Central American coffee production down 20% this year due to 'la roya' fungus, industry official says; market not yet responding to decline because Brazil expected to bring in good crop
June 27, 2013
– Fungus attacks coffee beans
Ricardo Puente is a worried man. Coffee drinkers may soon have reason to join him.
Puente, president of Apecafe in El Salvador, a cooperative of more than 400 coffee farmers, has been watching closely as "la roya," a fungus, has devastated coffee plantations across Central America this year.
"We think outbreaks of violence and famine can occur in some cooperatives as a result of this situation," Puente said in a recent interview from San Salvador, where Apecafe is headquartered.
The price of coffee has yet to go up in the United States as a result of the fungus, also known as coffee rust disease. But Lindsey Bolger, senior director of coffee for Green Mountain Coffee Roasters here, said that could change next year.
"The consumer should be worried about the long-term implications of rust because it could severely limit the depth and breadth of coffee they love," Bolger said. "I can tell you as we have more and more episodes like this, your choices as a consumer could be compromised, and if we have enough of these episodes, the price will be impacted, along with quality."
Green Mountain Coffee is one of the biggest buyers of coffee in the world, purchasing some 207 million pounds in 2012. Bolger said the coffee market hasn't responded to Central American production dropping by 20% this year because Brazil, the biggest coffee grower in the world, is expected to bring in a good crop.
"I think the situation will be very different next year, because despite a bumper crop from Brazil, if coffee rust continues to be an issue, and plants in Central America are weakened, production will be down even more than 20%," Bolger said.
Puente says la roya has affected more than 74% of coffee plantations in El Salvador in the past year. He says the country will lose 1 million of the 1.7 million quintales of coffee beans it normally produces. One quintal is equal to about 100 pounds.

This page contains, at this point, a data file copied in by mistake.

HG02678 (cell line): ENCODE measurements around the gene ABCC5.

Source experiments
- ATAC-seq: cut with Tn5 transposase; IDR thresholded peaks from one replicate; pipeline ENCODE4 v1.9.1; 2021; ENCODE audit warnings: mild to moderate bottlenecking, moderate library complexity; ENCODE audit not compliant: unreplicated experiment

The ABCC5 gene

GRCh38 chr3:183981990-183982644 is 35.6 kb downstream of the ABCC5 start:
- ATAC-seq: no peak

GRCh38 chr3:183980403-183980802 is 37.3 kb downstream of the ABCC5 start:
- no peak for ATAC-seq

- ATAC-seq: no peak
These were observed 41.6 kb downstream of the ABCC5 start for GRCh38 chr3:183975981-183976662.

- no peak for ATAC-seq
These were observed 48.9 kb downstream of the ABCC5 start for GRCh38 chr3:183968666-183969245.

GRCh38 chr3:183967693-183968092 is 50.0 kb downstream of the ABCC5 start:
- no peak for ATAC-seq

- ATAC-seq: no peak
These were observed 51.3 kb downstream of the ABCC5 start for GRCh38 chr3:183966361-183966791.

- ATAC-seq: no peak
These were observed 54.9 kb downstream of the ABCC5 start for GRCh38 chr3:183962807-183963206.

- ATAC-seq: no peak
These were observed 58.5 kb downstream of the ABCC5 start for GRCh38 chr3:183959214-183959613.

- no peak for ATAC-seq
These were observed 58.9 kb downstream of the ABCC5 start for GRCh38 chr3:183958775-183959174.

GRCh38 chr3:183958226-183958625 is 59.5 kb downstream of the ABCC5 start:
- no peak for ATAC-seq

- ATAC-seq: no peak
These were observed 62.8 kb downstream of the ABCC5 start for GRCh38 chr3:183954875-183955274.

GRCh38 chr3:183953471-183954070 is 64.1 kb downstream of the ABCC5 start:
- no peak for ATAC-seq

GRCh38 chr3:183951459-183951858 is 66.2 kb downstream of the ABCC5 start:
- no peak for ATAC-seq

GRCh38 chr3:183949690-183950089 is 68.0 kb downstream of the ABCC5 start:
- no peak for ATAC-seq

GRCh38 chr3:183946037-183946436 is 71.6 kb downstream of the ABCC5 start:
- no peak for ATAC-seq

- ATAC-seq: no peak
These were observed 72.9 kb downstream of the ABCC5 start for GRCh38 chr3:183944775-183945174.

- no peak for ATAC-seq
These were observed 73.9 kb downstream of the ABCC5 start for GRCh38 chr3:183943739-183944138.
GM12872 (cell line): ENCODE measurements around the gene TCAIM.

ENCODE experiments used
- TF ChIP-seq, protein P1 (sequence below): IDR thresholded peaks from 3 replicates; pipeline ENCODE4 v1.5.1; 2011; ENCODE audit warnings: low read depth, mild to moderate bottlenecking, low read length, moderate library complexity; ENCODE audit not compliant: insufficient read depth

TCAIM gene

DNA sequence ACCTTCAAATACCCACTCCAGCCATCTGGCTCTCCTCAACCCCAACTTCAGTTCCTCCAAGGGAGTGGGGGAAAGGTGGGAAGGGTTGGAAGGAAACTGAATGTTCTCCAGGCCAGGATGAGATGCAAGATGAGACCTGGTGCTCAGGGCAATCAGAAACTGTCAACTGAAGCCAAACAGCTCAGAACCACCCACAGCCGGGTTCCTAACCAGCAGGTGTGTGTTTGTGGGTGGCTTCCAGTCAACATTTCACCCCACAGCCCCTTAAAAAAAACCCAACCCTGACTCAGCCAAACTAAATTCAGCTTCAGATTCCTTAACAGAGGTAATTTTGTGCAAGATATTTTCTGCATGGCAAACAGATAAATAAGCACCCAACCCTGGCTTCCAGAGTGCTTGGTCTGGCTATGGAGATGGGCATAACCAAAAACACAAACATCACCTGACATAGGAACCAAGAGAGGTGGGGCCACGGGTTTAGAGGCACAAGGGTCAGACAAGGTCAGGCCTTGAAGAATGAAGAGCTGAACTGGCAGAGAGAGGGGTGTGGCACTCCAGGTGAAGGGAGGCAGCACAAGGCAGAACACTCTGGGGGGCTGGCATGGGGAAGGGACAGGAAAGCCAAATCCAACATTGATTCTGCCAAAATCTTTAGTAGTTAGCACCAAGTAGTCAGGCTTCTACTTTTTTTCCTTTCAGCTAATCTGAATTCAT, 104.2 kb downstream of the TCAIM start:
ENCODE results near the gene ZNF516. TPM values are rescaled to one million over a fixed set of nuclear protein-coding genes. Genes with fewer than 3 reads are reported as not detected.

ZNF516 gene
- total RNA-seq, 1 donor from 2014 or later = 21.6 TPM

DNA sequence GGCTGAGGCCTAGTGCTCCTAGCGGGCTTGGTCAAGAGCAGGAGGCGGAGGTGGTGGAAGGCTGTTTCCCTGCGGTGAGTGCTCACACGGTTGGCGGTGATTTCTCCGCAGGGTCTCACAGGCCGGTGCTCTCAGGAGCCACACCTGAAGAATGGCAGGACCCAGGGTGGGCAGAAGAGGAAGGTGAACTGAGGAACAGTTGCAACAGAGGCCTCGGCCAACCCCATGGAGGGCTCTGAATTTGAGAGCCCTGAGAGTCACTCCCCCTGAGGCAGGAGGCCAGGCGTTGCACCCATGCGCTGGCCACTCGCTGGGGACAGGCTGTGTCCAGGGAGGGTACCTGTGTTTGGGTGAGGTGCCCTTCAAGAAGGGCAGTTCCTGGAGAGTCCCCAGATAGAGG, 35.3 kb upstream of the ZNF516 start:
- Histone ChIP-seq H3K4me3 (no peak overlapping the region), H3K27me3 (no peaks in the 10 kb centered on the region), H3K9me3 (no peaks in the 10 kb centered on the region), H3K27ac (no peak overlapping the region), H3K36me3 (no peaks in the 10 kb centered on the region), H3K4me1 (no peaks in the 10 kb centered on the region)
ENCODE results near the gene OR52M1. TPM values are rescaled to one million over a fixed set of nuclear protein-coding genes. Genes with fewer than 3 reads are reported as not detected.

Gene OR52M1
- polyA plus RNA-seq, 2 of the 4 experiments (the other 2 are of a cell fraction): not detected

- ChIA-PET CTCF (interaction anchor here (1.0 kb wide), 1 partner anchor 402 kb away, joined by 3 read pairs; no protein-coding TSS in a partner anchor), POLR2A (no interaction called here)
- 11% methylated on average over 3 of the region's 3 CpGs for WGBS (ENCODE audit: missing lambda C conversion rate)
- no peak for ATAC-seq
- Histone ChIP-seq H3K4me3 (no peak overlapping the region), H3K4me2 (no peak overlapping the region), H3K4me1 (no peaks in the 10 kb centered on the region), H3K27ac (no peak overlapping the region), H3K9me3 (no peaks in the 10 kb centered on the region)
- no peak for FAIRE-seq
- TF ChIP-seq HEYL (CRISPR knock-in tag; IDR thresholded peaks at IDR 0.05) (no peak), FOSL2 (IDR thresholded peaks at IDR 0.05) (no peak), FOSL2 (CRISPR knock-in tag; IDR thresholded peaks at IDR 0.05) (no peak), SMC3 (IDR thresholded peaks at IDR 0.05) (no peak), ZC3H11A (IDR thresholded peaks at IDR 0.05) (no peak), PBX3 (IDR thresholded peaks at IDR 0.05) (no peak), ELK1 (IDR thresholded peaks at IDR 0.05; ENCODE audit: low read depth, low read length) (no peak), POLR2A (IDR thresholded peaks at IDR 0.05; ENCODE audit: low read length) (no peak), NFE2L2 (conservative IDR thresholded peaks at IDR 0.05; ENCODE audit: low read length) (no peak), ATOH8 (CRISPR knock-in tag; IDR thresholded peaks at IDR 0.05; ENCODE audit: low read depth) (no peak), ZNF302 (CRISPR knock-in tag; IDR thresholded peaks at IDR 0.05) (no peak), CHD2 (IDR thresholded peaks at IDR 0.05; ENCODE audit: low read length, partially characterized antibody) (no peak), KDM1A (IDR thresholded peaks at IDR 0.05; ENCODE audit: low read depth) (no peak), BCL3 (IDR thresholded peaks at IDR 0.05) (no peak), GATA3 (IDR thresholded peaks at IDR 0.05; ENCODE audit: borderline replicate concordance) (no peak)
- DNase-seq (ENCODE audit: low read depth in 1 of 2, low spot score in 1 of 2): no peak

"The reality is we have been hit by something very powerful," Puente said. "The other issue is migration. People are going to want to move to the United States and other countries where they can find food."
La roya is hitting countries that produce arabica beans that real coffee drinkers insist upon, Bolger says. Together with Colombia, Central American countries produce about half the arabica beans in the world.
The International Coffee Organization (ICO), based in London, issued a report on la roya in May, saying more than 50% of the total coffee-growing areas in Central America have been affected. El Salvador, where Puente runs his cooperative, has the highest incidence rate of 74%, followed by Guatemala, at 70%, Costa Rica, at 64%, Nicaragua, at 37% and Honduras, at 25%.
The ICO estimates total damage this year of 2.7 million bags of coffee, a loss of about $500 million.
But the most troubling conclusion of the ICO report is the expectation that the impact of la roya will be "even more severe" next year.
Rick Peyser, director of social advocacy at Green Mountain Coffee, said an agronomist he spoke to in Guatemala in February backed up the conclusion of the ICO report.
"He said he felt in that area farmers would lose 60% to 80% of the crop next year," Peyser said. "This year, la roya came in toward the end of the harvest. Most of the harvest came in. But next year, these plants will be struggling."
D'Ambrosio also reports for The Burlington (Vt.) Free Press
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